FAA: Fix faults
The Fayette County Airport Authority's existing and future federal funding will remain in jeopardy until the authority resolves various ongoing safety concerns and deficiencies cited by the Federal Aviation Administration.
Debbie Roth, manager of the FAA's Airports Division, sent a letter dated July 26 to the Fayette County commissioners and airport authority members outlining the deficiencies and action that needs to be taken to resolve the ongoing problems at the Joseph A. Hardy Connellsville Airport.
In the letter, Roth said the FAA has repeatedly advised the airport authority of its obligation to take the necessary corrective actions but has not received a “timely acceptable response.”
“The continued unauthorized uses of airport property and the failure to collect rent, signifies potential violations of the Fayette County Airport Authority's federal obligations grant assurances,” Roth said. “Such violations could jeopardize existing and future FAA funding to support airport projects.”
John “Bud” Neckerauer, airport manager, said he has been working with authority members to resolve the deficiencies.
“We're bringing everything into compliance,” Neckerauer said. “The FAA isn't going to shut down the airport.”
Although the authority originally had 15 days to respond to the FAA concerning the deficiencies, Neckerauer said the authority has been granted a 30-day extension.
“We're taking photos that will be sent to the FAA to show them that the airport is coming into compliance with their requests,” he said. “We hope to have all of the deficiencies resolved soon.”
Fayette County Commissioner Angela Zimmerlink said she is concerned about the issues because the first FAA deficiency letter was sent to authority members in July 2011.
“While the FAA continues to work with the authority, giving them more time to come into compliance, there are still open FAA safety concerns and the county's grant funding remains at risk,” she said.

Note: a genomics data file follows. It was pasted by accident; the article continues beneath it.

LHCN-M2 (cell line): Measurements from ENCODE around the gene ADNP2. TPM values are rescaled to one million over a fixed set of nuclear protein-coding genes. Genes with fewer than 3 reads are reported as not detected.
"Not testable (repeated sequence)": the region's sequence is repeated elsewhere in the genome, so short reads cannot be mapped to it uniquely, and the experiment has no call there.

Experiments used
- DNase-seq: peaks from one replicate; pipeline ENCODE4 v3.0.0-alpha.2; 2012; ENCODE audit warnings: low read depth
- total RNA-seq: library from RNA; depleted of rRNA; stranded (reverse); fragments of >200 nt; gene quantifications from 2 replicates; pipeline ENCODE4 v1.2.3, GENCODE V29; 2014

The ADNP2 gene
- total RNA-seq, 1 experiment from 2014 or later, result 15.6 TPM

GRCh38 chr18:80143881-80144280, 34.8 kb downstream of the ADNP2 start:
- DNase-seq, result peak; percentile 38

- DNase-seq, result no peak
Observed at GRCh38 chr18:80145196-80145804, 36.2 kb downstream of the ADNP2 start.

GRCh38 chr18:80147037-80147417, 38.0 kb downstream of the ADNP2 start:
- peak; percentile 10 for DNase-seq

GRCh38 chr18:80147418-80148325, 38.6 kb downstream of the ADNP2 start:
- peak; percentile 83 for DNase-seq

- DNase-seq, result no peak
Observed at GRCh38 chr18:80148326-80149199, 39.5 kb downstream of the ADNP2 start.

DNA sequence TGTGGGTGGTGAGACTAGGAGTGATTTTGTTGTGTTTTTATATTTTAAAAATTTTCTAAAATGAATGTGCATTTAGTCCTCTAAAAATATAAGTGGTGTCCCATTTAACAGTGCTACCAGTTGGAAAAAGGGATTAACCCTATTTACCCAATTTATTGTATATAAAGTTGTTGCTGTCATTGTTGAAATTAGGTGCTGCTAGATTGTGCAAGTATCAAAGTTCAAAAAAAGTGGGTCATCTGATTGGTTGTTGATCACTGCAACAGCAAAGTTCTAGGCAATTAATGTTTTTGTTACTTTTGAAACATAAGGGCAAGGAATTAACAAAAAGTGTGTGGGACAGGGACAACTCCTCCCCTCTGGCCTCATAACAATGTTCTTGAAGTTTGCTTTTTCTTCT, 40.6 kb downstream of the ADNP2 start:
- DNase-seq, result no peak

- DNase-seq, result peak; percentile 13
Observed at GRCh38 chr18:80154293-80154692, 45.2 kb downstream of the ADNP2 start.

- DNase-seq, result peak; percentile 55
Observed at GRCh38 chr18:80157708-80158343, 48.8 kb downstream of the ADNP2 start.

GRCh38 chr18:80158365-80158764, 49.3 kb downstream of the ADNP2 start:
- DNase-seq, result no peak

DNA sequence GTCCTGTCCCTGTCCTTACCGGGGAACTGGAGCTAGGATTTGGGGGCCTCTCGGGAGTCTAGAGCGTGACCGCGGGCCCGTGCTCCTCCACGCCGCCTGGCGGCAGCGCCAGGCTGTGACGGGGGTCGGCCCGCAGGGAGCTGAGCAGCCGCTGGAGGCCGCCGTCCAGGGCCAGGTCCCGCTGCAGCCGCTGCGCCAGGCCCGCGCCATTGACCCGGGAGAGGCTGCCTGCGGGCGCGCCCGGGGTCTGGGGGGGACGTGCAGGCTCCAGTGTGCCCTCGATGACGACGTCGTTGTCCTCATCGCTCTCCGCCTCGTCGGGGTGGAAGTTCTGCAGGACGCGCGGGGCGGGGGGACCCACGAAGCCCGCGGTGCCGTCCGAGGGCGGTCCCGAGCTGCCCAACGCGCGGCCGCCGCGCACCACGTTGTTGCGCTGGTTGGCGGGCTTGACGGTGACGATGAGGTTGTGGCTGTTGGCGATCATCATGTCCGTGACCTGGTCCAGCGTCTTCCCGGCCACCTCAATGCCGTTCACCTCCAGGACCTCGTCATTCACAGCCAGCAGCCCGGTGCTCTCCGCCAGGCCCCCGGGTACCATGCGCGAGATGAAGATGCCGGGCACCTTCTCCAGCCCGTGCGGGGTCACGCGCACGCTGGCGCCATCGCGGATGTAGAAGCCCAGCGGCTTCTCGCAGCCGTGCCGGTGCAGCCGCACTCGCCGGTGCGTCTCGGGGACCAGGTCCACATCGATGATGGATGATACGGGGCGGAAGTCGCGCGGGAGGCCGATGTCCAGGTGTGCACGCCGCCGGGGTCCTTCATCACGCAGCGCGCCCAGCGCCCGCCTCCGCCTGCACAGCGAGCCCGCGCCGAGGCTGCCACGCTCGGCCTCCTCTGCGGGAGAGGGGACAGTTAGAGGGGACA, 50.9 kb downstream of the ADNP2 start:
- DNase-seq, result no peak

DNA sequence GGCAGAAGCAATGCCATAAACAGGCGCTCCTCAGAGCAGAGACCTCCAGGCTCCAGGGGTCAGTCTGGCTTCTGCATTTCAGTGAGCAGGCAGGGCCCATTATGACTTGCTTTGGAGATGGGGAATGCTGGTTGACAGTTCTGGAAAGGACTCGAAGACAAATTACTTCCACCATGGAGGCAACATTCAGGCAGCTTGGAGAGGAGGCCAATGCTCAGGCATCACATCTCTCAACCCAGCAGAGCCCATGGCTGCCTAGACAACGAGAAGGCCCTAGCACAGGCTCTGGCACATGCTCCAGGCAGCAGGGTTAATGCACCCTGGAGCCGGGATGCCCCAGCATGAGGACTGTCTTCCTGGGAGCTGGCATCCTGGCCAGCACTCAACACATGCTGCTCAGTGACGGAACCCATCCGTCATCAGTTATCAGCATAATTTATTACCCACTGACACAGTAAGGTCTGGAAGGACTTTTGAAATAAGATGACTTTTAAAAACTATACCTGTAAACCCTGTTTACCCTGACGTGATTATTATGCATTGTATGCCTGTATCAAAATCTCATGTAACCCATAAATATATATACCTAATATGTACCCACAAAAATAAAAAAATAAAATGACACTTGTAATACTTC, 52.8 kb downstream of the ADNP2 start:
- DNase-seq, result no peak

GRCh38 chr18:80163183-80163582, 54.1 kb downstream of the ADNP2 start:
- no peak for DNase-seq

Zimmerlink said she is also concerned about the conditions at the Joseph A. Hardy Connellsville Airport and recent reports of operating deficits of more than $100,000.
“The FAA deficiency letters and poor financials speak for themselves and reflect poorly on all authority members,” she said.
“The commissioners allocated money from our county budget and Marcellus shale money to the airport, and it is a county airport, so for anyone to cut the authority members slack and tell me that the county airport is none of my business is part of the problem — not the solution,” Zimmerlink added.
During recent FAA inspections, Roth said inspectors observed many uses of airport property and unacceptable storage in airport hangars and other deficiencies.
Those findings are as follows:
• Some of the hangars located on either side of the terminal building (north and south hangars) are used and occupied by non-aeronautical users. These hangars in question may be used temporarily for non-aeronautical use providing that it is compatible with the airport, and the airport sponsor collects fair market value rent.
• Other hangars currently housing aircraft on the airport also have been non-aeronautical equipment such as automobiles, an RV and other equipment stored in the hangars. The FAA strongly urged the authority to take the necessary steps to remove such items from hangars since airport hangars must not be used as an automobile garage parking space or storage.
• The WSW Holdings, Inc., hangar by Taxiway “F,” currently stores artificial turf that has no aviation-related mission. Since the lease is about to expire soon, the FAA says the authority should explore the possibility to utilize the areas for an aeronautical business having a direct aviation need.
• A parked trailer and a mailbox on concrete block is located beyond the hangar building, which sticks out into the taxiway and may be well within the protected surfaces. The FAA requested that the authority remove and relocate the trailer and mailbox to an appropriate location, since it “poses a potential safety concern and risk.”
• Anyone using Airport Road could unintentionally or intentionally drive onto the airside of the airport. There is no security gate that would stop vehicles or anyone from getting on Taxiway F and other parts of the airport. This could be a safety and security issue at the airport. The authority should attempt to secure funding for a fencing/gate project to lockout unauthorized entities from entering the airside area.
Cindy Ekas is a contributing writer.